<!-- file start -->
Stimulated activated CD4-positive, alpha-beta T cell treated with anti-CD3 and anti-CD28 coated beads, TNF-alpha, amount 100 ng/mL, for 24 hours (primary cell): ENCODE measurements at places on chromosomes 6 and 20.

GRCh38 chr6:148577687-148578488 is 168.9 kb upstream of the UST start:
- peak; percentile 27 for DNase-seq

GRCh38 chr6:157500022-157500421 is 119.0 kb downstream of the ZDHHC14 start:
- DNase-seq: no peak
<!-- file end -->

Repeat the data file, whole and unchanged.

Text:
Stimulated activated CD4-positive, alpha-beta T cell treated with anti-CD3 and anti-CD28 coated beads, TNF-alpha, amount 100 ng/mL, for 24 hours (primary cell): ENCODE measurements at places on chromosomes 6 and 20.

GRCh38 chr6:148577687-148578488 is 168.9 kb upstream of the UST start:
- peak; percentile 27 for DNase-seq

GRCh38 chr6:157500022-157500421 is 119.0 kb downstream of the ZDHHC14 start:
- DNase-seq: no peak